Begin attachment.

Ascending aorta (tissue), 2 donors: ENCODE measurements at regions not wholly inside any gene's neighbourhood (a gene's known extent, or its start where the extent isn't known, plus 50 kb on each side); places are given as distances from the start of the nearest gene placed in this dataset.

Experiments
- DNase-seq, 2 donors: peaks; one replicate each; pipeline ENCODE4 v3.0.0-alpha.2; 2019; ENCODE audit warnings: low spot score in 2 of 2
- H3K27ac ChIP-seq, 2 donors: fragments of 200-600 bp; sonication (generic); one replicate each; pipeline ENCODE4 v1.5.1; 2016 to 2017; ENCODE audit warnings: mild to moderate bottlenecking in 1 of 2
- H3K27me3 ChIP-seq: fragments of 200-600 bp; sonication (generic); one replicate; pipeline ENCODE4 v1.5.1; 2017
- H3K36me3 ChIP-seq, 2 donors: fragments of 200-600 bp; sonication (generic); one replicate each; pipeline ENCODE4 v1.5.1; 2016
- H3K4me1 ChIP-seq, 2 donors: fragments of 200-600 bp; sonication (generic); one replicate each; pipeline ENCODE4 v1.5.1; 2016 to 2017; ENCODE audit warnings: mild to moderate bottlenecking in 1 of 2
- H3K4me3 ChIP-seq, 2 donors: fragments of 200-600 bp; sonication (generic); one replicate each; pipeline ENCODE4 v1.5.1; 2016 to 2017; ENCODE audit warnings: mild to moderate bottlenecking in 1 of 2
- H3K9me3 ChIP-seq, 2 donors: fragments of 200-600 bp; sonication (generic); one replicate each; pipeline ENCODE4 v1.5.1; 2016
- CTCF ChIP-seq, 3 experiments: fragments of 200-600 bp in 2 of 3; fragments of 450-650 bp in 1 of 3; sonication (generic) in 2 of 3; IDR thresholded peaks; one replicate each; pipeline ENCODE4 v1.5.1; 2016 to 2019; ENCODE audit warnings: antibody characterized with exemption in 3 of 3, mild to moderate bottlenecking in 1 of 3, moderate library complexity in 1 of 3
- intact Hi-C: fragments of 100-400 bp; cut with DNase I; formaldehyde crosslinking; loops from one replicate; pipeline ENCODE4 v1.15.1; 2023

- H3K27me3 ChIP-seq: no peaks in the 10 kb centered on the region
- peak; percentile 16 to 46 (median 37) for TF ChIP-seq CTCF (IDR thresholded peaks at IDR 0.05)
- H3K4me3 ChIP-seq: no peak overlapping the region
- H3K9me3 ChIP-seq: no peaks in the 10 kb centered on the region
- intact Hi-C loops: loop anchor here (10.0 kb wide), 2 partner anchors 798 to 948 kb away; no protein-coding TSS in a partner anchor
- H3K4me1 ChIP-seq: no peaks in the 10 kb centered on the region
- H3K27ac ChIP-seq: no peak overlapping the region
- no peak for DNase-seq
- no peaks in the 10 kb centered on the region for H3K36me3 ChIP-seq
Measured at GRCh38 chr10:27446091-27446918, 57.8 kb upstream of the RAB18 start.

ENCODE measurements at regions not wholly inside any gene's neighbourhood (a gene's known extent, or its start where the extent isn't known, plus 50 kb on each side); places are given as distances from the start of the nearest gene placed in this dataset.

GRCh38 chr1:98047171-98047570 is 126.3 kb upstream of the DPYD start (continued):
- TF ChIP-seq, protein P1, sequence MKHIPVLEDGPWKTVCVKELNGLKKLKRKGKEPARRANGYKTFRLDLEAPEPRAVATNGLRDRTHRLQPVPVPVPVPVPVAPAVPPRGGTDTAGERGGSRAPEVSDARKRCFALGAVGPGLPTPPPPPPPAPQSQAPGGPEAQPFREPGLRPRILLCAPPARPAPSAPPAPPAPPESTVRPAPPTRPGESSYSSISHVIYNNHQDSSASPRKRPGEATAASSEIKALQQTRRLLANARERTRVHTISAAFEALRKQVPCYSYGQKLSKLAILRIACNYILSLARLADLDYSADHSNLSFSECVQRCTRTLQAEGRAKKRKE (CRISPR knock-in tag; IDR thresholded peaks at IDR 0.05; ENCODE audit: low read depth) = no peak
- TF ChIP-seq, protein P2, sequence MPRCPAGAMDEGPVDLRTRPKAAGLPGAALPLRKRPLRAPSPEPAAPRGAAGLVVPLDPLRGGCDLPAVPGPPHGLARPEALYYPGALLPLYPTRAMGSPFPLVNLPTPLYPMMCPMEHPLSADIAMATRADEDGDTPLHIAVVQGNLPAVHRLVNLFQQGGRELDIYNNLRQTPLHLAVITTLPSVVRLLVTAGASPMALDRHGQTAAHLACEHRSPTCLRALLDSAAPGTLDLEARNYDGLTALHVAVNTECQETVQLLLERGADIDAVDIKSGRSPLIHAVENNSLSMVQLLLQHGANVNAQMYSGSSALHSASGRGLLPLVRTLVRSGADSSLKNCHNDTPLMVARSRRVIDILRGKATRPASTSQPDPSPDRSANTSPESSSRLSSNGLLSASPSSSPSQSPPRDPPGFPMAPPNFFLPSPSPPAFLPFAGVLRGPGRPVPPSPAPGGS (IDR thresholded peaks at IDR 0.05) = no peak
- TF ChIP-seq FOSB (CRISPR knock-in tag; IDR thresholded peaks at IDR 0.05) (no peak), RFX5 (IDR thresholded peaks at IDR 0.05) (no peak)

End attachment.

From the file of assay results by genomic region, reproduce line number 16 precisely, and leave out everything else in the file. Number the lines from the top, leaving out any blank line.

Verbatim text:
- intact Hi-C loops: loop anchor here (10.0 kb wide), 2 partner anchors 798 to 948 kb away; no protein-coding TSS in a partner anchor